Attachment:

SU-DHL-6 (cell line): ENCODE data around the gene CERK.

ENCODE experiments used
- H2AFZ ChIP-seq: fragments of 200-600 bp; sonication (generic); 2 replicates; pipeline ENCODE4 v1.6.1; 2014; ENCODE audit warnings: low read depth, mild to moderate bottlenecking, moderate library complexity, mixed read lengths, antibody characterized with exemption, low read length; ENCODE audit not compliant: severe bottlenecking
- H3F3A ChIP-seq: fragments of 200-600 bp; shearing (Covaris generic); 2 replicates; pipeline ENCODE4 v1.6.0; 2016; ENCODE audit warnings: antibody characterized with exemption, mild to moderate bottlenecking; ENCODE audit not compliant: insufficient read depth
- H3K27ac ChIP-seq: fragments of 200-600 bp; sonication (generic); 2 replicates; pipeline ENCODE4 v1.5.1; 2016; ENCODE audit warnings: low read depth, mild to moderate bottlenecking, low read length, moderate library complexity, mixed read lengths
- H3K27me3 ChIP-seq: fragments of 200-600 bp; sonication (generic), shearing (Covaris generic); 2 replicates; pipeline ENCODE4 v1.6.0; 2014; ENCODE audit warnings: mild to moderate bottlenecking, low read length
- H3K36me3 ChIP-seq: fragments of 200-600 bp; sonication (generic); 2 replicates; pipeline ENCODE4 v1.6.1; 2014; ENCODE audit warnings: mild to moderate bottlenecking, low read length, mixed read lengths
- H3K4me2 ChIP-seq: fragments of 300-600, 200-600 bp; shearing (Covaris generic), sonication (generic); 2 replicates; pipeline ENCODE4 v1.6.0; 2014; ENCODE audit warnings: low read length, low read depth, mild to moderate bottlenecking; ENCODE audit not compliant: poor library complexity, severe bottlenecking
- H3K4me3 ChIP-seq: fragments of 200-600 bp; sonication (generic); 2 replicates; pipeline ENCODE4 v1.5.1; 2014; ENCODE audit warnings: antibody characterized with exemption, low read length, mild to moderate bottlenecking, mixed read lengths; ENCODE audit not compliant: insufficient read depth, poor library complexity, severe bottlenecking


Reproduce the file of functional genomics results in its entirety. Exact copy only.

SU-DHL-6 (cell line): ENCODE data around the gene CERK.

ENCODE experiments used
- H2AFZ ChIP-seq: fragments of 200-600 bp; sonication (generic); 2 replicates; pipeline ENCODE4 v1.6.1; 2014; ENCODE audit warnings: low read depth, mild to moderate bottlenecking, moderate library complexity, mixed read lengths, antibody characterized with exemption, low read length; ENCODE audit not compliant: severe bottlenecking
- H3F3A ChIP-seq: fragments of 200-600 bp; shearing (Covaris generic); 2 replicates; pipeline ENCODE4 v1.6.0; 2016; ENCODE audit warnings: antibody characterized with exemption, mild to moderate bottlenecking; ENCODE audit not compliant: insufficient read depth
- H3K27ac ChIP-seq: fragments of 200-600 bp; sonication (generic); 2 replicates; pipeline ENCODE4 v1.5.1; 2016; ENCODE audit warnings: low read depth, mild to moderate bottlenecking, low read length, moderate library complexity, mixed read lengths
- H3K27me3 ChIP-seq: fragments of 200-600 bp; sonication (generic), shearing (Covaris generic); 2 replicates; pipeline ENCODE4 v1.6.0; 2014; ENCODE audit warnings: mild to moderate bottlenecking, low read length
- H3K36me3 ChIP-seq: fragments of 200-600 bp; sonication (generic); 2 replicates; pipeline ENCODE4 v1.6.1; 2014; ENCODE audit warnings: mild to moderate bottlenecking, low read length, mixed read lengths
- H3K4me2 ChIP-seq: fragments of 300-600, 200-600 bp; shearing (Covaris generic), sonication (generic); 2 replicates; pipeline ENCODE4 v1.6.0; 2014; ENCODE audit warnings: low read length, low read depth, mild to moderate bottlenecking; ENCODE audit not compliant: poor library complexity, severe bottlenecking
- H3K4me3 ChIP-seq: fragments of 200-600 bp; sonication (generic); 2 replicates; pipeline ENCODE4 v1.5.1; 2014; ENCODE audit warnings: antibody characterized with exemption, low read length, mild to moderate bottlenecking, mixed read lengths; ENCODE audit not compliant: insufficient read depth, poor library complexity, severe bottlenecking